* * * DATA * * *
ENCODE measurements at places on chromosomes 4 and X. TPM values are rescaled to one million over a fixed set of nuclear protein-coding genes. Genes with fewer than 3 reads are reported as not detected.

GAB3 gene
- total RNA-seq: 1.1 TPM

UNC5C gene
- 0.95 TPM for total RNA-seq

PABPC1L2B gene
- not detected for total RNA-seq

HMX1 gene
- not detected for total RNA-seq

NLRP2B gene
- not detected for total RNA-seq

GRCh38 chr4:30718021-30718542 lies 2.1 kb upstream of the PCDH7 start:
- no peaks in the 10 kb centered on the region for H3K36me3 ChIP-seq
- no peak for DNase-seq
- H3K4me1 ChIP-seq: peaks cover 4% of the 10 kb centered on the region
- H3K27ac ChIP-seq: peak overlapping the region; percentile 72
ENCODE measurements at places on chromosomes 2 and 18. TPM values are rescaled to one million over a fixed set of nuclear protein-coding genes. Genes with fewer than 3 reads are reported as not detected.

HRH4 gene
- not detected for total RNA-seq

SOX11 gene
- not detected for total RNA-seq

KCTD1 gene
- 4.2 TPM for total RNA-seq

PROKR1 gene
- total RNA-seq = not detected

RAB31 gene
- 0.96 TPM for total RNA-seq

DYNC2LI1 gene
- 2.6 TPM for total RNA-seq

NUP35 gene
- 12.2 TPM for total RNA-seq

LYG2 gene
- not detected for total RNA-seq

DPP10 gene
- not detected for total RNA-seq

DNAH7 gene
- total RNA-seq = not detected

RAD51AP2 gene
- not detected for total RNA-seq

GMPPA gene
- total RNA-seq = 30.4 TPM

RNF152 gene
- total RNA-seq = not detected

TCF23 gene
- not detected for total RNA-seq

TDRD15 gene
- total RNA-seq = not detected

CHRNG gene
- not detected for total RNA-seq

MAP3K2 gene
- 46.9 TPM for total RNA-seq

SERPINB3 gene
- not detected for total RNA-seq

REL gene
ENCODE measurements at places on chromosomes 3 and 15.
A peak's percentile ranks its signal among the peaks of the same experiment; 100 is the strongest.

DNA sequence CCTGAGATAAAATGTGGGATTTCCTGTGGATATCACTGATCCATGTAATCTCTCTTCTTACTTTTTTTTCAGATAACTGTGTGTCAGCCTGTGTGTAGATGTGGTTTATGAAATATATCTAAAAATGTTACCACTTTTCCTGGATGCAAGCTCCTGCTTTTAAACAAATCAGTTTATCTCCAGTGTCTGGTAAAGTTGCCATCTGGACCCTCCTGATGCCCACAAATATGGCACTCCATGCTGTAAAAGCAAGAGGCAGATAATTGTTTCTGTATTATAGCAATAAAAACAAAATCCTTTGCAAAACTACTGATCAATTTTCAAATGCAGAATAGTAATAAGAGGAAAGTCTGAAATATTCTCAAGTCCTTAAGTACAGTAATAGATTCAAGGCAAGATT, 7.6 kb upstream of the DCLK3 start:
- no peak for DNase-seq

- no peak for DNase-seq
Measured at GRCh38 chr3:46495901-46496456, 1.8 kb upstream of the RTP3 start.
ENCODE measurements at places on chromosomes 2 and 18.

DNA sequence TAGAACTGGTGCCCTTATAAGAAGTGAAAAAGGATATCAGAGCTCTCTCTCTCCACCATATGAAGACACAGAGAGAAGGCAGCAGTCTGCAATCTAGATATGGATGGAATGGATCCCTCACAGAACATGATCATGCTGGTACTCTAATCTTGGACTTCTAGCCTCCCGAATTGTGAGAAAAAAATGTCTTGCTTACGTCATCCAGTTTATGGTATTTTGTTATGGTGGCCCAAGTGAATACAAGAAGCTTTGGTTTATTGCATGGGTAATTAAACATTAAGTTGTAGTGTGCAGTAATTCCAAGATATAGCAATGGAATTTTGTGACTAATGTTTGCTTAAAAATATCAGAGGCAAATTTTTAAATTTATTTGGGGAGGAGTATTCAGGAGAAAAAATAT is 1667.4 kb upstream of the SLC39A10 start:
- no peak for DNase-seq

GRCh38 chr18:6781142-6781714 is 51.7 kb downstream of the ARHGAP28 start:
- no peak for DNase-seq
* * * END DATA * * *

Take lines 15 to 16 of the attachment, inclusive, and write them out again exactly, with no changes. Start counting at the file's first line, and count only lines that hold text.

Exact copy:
- H3K4me1 ChIP-seq: peaks cover 4% of the 10 kb centered on the region
- H3K27ac ChIP-seq: peak overlapping the region; percentile 72